By the narrowest of margins, the Senate has decided to reverse a policy that has endured for nearly 60 years and to allow the target shooting of harmless mourning doves. Legislators who voted to allow the needless target shooting of harmless doves dismissed the views of mainstream Minnesotans and instead sided with gun and hunting manufacturers who simply want to sell more ammunition.

Fund for Animals president Michael Markarian added,

Hunting mourning doves serves no wildlife management purpose. There is no overpopulation problem and the birds pose no threat to any person or agricultural interest. In fact, the U.S. Fish and Wildlife Service indicates that dove numbers are rapidly dropping in Minnesota.

The U.S. Fish and Wildlife Service did in fact show a dramatic drop in the number of doves observed in Minnesota, but this seems more likely to due with the population dynamics of the mourning dove population. In referring to the rapidly dropping population, I’m assuming Markarian is referring to the U.S. Fish and Wildlife Service’s estimates that in 2002 there were 16.4 million breeding pairs in Minnesota compared to only 9.3 million in 2003.

But mourning dove populations take very large jumps, both positive and negative, over the years — likely due to the migratory nature of the birds. For example, in Kansas the number of breeding pairs declined by almost 30 million in 1995, only to increase by almost 30 million in 1996. (Another possibility is that the U.S. Fish and Wildlife Service’s method of estimating the dove population is prone to gross variations from year to year).

There is, however, a generally accepted decline in the mourning dove population due to development, but the total population in the United States is estimated to be in excess of 500 million. Certainly it is not a species that is in any danger of becoming threatened due to hunting.

Sources:

HSUS Decries Legislation to Allow Target Shooting of Doves in Minn.,; Dove Hunting Has Been Banned for Nearly 60 Years. Press Release, Humane Society of the United States, May 11, 2004.

Mourning Dove Population Status 2003. U.S. Fish and Wildlife Service, 2004.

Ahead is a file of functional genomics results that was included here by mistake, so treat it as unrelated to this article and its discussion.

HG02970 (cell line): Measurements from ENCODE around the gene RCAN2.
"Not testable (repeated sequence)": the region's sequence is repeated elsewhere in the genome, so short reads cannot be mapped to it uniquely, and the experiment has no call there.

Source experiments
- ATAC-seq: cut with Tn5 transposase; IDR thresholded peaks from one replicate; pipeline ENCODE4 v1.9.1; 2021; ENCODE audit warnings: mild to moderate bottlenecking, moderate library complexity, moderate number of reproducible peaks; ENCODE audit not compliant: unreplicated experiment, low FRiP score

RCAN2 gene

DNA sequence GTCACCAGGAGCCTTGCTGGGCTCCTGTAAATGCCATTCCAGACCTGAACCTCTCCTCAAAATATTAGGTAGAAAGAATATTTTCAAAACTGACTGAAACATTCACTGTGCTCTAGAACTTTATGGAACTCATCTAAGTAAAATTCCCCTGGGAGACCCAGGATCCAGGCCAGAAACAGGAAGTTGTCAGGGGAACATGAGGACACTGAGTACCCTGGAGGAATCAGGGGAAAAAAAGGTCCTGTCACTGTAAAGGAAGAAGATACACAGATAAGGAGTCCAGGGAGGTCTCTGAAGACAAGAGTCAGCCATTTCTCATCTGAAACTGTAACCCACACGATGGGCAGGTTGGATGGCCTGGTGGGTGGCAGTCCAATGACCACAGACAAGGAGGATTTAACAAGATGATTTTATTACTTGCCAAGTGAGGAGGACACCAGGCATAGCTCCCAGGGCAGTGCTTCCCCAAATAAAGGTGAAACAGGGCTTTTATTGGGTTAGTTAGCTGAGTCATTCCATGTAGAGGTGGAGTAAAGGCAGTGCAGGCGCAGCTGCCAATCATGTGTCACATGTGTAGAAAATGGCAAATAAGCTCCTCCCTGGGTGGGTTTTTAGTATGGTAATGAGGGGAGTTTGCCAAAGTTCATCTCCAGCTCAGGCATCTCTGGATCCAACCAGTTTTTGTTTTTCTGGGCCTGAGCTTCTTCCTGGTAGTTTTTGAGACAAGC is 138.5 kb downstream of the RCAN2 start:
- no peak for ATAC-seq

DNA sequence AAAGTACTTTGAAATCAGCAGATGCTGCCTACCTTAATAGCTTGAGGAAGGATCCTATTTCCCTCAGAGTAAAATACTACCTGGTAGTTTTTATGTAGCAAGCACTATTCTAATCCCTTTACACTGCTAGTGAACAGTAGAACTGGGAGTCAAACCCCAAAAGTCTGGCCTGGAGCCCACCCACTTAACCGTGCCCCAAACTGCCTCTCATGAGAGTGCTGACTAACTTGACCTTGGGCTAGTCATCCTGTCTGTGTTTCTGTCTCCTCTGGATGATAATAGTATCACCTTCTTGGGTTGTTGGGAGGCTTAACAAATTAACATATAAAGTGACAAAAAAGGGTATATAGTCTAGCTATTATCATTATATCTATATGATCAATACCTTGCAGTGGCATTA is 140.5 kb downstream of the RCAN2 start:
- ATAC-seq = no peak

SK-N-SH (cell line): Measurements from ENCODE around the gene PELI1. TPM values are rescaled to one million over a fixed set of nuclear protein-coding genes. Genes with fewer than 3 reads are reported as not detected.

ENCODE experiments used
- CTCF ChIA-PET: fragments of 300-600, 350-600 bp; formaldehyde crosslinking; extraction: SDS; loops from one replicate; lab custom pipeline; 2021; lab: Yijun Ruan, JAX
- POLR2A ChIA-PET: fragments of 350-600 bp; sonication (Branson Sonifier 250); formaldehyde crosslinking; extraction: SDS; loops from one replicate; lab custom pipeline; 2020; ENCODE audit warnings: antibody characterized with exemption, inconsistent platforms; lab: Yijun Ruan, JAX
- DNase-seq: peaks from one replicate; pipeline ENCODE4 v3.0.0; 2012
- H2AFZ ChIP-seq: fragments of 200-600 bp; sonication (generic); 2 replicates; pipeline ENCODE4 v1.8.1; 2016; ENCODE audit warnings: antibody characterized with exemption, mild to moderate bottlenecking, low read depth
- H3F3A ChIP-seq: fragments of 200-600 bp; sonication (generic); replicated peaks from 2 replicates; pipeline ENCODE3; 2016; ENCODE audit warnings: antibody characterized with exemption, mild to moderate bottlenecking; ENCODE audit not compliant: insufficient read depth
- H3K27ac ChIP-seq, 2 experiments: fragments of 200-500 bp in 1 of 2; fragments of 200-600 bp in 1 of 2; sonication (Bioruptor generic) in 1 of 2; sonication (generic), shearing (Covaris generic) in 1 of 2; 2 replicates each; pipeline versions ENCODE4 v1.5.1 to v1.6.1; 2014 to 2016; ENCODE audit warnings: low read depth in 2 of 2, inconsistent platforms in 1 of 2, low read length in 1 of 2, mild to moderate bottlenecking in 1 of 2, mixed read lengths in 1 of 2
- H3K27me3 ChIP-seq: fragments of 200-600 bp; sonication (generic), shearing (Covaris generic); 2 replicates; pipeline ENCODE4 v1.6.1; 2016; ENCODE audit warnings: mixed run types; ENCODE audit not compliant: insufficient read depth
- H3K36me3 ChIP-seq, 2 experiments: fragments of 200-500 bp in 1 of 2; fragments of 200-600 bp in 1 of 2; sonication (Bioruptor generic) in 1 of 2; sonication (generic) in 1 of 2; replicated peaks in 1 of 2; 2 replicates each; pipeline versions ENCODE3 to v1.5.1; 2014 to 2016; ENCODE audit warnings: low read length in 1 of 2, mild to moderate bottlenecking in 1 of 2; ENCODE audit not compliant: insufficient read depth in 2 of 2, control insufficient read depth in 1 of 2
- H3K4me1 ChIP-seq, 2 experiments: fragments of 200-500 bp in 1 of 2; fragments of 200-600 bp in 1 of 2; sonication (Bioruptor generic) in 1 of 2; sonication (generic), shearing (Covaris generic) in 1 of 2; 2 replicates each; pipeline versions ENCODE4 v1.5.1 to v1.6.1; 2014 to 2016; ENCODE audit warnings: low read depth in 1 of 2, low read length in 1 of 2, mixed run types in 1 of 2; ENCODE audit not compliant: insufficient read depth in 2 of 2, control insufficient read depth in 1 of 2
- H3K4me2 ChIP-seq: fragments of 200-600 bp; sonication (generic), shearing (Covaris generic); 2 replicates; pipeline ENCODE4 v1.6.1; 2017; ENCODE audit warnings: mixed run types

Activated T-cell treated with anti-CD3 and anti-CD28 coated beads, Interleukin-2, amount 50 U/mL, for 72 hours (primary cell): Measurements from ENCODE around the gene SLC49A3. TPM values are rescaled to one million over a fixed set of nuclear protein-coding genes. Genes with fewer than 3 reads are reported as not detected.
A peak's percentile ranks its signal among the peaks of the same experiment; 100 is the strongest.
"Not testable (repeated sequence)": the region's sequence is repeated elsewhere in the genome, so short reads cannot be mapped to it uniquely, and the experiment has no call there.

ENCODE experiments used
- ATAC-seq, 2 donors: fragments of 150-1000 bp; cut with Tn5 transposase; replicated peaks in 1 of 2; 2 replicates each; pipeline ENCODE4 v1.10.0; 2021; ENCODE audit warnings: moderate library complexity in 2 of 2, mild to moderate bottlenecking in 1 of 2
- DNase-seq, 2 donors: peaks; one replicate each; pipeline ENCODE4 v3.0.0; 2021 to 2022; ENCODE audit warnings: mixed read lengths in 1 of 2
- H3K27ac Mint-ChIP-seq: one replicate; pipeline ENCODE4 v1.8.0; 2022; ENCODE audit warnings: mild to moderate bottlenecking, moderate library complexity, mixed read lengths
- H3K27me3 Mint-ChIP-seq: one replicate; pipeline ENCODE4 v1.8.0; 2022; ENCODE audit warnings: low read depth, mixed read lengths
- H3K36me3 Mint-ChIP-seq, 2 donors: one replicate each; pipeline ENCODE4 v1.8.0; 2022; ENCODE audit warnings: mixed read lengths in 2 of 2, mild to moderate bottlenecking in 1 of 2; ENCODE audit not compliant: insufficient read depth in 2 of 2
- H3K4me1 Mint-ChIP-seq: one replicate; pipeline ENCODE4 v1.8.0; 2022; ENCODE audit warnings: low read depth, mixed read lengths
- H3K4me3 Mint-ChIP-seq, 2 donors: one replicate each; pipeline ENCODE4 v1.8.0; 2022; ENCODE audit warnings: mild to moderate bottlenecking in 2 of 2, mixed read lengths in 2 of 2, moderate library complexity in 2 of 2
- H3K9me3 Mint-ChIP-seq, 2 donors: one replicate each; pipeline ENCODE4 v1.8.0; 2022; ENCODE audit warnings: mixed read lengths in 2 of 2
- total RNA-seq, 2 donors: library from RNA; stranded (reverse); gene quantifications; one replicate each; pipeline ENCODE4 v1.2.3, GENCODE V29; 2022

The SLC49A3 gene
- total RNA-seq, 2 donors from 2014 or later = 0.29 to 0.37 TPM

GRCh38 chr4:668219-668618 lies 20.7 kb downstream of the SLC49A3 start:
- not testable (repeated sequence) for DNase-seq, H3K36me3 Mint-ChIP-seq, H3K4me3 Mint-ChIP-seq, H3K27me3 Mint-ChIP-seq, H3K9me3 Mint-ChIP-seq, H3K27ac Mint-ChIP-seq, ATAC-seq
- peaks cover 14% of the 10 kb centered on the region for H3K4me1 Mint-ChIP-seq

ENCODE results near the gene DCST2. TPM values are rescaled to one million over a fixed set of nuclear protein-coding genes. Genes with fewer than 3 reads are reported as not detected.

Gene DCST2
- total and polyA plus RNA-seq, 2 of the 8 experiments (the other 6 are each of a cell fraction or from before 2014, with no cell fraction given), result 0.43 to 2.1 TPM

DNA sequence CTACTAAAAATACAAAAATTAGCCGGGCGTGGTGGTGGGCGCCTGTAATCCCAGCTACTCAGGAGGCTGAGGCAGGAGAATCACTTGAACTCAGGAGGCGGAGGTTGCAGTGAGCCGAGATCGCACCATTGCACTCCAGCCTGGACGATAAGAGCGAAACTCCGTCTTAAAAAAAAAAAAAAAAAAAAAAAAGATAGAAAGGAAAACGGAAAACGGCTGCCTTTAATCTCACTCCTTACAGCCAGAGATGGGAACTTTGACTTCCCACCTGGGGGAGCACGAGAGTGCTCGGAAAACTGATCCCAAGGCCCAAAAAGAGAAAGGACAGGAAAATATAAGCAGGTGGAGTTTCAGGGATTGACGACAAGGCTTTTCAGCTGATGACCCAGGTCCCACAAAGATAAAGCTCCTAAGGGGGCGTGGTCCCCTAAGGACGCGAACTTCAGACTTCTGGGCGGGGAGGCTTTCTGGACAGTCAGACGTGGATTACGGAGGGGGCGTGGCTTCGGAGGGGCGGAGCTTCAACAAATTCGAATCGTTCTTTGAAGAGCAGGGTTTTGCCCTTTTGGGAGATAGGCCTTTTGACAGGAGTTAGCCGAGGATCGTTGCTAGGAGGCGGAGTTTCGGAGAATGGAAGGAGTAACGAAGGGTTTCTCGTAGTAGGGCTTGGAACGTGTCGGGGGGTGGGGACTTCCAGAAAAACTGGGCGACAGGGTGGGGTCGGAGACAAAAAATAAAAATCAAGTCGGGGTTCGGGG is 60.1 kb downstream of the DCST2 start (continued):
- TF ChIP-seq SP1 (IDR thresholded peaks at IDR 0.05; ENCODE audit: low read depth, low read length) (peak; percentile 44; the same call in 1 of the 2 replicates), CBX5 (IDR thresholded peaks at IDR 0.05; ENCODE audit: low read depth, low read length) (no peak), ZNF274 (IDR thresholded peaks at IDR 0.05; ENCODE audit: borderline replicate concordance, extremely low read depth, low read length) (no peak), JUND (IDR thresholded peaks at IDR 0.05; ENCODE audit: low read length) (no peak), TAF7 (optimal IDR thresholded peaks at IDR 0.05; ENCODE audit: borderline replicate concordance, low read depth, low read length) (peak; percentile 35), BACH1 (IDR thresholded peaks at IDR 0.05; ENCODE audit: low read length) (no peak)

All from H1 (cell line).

Mourning Dove Population Status 2002. U.S. Fish and Wildlife Service, 2003.

Cockfighting Set to be Banned in Kansas

The Wichita Eagle reports that the Kansas legislature has approved a bill that will explicitly outlaw cockfighting in Kansas. The new law will make cockfighting a crime punishable by up to a year in jail and a $1,000 fine. A spokeswoman for Kansas Gov. Bill Graves said that the governor plans to sign the bill into law.

The bill passed overwhelmingly 112-10 in the Kansas state House and 36-4 in the Senate.

The new law is aimed at shoring up Kansas’ animal cruelty laws. According to the Humane Society of the United States’ Wayne Pacelle, Kansas was one of six states that do not explicitly ban cockfighting in their legal codes.

Instead, cockfighting was prosecuted in Kansas as a violation of animal cruelty laws which, according to the new law’s supporters, made them difficult cases to prosecute.

Source:

Lawmakers pass cockfighting ban. Mike Berry, The Wichita Eagle, May 14, 2002.

Animal Rights Terrorism and Other Law Breaking

    -Animal rights activists apparently
released 3,000 mink from a farm in Kenosha County, Wisconsin recently.
Commenting the on the theft, JP Goodwin of the Coalition to Abolish the
Fur Trade (which you’ll remember from the previous item, only engages
in peaceful demonstrations) lauded the break-in saying “those mink would
have been piled into a gas chamber, but now have a chance at life. We
would much rather see those mink given the opportunity at life, than left
for a certain death.”

    -Two members of the Kansas/Missouri
HorseAid were arrested and charged with several felony counts of theft
as they allegedly purloined four ponies they claimed were being mistreated.
The HorseAid volunteers claimed the adopted owners of the ponies violated
several welfare clauses in a contract they signed and were being “repossessed”
for failure to follow said contract. Hint to HorseAid: you might want
to get a legal judgment before attempting to repossess property based
on an alleged violation of a non-economic clause in a contract.

    -Animal rights terrorists in
the United Kingdom are believed to be behind the destruction of at least
17 vehicles at the Unigate dairy in Oxford. Incendiary devices were placed
under the vehicles and the fire was so intense that 350 campers had to
be evacuated from a nearby campsite (but ALF and others would never dream
of endangering anybody’s life).